Growing up, I’m sure you heard the phrase, “Eat your vegetables” at least once, right? Well, you might have scoffed at those veggies, perhaps scraping them off the plate onto the floor for the dog to eat. But, eventually, that dog would get sick of eating the same vegetables over and over again, as, according to the U.S. Department of Agriculture (USDA), Americans only eat three types of vegetables.

If you had to guess what those three vegetables were, could you? I’ll give you two: tomatoes and lettuce, two key components to everyone’s “healthy” meal, a salad. But what about the third? Carrots, perhaps, or maybe the up-and-coming kale? Nope and nope. The third most eaten vegetable is actually the potato.

The USDA found that all the other vegetables or legumes available to Americans only made up 40 percent of their diet, with no single vegetable or legume reaching more than 5 percent consumed. Breaking it down even further, the USDA found that there was not much variation with how we consumed the big three vegetables. The data contains only white potatoes, two-thirds of which were turned into French fries and potato chips, while tomatoes were mostly eaten in sauces or as an ingredient in another dish. Lettuce was the only one that was consumed fresh — probably because there isn’t much you can do with lettuce, no matter how good of a cook you are.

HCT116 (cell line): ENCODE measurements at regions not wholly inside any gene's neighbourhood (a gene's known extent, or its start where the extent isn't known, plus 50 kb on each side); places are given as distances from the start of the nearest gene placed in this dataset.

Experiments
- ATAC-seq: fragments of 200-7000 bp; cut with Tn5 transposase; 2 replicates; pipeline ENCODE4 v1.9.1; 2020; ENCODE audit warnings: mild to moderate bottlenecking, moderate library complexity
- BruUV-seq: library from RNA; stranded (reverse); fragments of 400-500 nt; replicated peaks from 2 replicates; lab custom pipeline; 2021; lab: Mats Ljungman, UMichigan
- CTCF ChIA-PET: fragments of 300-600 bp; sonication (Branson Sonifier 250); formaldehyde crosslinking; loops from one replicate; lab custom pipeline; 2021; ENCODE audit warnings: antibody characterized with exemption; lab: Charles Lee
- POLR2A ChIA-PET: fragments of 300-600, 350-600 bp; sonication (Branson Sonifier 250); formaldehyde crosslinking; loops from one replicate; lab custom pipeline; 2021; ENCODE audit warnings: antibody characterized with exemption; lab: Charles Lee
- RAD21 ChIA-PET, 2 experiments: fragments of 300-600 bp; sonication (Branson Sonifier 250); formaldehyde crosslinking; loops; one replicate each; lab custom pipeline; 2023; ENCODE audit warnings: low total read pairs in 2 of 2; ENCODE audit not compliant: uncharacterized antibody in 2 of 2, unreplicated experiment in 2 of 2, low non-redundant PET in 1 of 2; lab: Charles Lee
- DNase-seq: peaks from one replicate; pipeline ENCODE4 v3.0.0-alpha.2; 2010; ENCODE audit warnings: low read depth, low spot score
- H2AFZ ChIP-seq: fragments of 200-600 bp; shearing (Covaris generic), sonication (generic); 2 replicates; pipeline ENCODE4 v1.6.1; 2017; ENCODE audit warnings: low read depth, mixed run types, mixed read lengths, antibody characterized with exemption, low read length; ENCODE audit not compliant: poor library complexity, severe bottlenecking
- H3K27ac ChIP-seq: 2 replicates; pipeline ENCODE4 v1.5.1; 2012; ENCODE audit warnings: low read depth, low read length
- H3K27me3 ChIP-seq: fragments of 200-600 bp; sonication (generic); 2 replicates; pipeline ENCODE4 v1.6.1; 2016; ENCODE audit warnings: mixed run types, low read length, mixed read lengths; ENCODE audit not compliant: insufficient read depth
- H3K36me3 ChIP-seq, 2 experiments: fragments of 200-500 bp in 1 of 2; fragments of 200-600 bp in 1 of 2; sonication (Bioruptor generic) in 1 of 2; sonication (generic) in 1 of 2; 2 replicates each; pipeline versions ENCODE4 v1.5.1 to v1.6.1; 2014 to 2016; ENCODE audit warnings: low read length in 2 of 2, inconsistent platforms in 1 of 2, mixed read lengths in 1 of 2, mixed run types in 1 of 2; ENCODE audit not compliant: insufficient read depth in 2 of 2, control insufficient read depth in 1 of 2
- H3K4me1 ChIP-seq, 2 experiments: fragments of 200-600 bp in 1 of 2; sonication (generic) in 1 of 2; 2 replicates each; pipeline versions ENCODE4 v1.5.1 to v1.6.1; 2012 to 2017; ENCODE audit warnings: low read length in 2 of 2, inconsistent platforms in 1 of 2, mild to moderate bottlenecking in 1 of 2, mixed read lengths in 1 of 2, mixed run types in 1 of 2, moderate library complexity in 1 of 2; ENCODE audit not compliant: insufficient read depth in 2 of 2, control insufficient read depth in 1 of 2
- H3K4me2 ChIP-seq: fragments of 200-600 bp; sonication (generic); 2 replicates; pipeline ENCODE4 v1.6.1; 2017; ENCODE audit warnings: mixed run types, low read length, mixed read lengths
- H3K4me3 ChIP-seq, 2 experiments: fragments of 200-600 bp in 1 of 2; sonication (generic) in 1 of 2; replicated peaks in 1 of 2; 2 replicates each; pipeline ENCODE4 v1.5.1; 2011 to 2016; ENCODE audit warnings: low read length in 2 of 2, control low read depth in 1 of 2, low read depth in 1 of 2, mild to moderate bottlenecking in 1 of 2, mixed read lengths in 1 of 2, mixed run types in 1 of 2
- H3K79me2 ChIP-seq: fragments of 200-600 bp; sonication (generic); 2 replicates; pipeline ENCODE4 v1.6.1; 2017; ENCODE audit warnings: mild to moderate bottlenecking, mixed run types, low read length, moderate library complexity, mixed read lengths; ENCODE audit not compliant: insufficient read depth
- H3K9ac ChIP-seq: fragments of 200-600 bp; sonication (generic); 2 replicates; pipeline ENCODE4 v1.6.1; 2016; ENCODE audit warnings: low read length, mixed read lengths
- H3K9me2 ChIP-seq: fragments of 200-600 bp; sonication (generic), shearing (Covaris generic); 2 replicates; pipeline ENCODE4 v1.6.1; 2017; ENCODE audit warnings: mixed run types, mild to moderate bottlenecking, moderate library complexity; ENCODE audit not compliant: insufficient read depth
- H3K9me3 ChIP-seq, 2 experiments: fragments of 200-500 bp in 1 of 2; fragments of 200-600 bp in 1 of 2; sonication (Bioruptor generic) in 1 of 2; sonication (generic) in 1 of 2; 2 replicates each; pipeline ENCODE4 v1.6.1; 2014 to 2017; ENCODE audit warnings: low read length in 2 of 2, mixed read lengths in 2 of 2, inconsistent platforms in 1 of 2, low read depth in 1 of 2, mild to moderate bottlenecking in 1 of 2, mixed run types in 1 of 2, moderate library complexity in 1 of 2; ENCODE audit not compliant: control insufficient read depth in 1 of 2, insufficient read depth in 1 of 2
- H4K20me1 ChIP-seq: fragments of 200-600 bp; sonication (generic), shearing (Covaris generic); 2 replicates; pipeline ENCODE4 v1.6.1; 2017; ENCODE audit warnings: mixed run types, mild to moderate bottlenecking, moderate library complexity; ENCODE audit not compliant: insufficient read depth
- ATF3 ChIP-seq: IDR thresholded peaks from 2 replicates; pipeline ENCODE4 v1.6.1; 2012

You might want to blame your parents for the same potato, tomato, lettuce combination every night for dinner. Vegetable consumption is more diverse than it was 40 years ago, when 67 percent of Americans' vegetable diet was potato, tomato, and lettuce, but we actually have more readily available fresh tomato and lettuce now than we did then. Only fresh potato availability has switched, with 61.8 pounds available per person in 1970, compared to 34.6 pounds available in 2013.

With all of this data regarding how we eat our veggies, you’d think we would at least eat all of them, right? Unfortunately, that isn’t the case. Vegetables are among the most thrown-away foods, according to a study, with 41 percent of Americans not even thinking about how much food they waste per year.

Variety is the spice of life, and variety in your eating habits can be greatly beneficial to your health. It’ll help with your fiber intake, benefit your cardiovascular system, lower your risk of cancer and even mixing it up for you kids can get them to eat more.

Food Chart
American vegetable consumption is pretty one-sided. USDA, Economic Research Service, Food Availability Data